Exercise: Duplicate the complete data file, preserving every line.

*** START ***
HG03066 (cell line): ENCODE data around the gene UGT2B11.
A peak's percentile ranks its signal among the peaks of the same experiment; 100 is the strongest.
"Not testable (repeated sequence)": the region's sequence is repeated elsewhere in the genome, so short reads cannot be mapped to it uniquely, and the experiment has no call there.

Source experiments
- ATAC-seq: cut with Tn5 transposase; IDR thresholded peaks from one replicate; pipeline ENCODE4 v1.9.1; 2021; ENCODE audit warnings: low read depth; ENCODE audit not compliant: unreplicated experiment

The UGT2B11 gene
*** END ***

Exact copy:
HG03066 (cell line): ENCODE data around the gene UGT2B11.
A peak's percentile ranks its signal among the peaks of the same experiment; 100 is the strongest.
"Not testable (repeated sequence)": the region's sequence is repeated elsewhere in the genome, so short reads cannot be mapped to it uniquely, and the experiment has no call there.

Source experiments
- ATAC-seq: cut with Tn5 transposase; IDR thresholded peaks from one replicate; pipeline ENCODE4 v1.9.1; 2021; ENCODE audit warnings: low read depth; ENCODE audit not compliant: unreplicated experiment

The UGT2B11 gene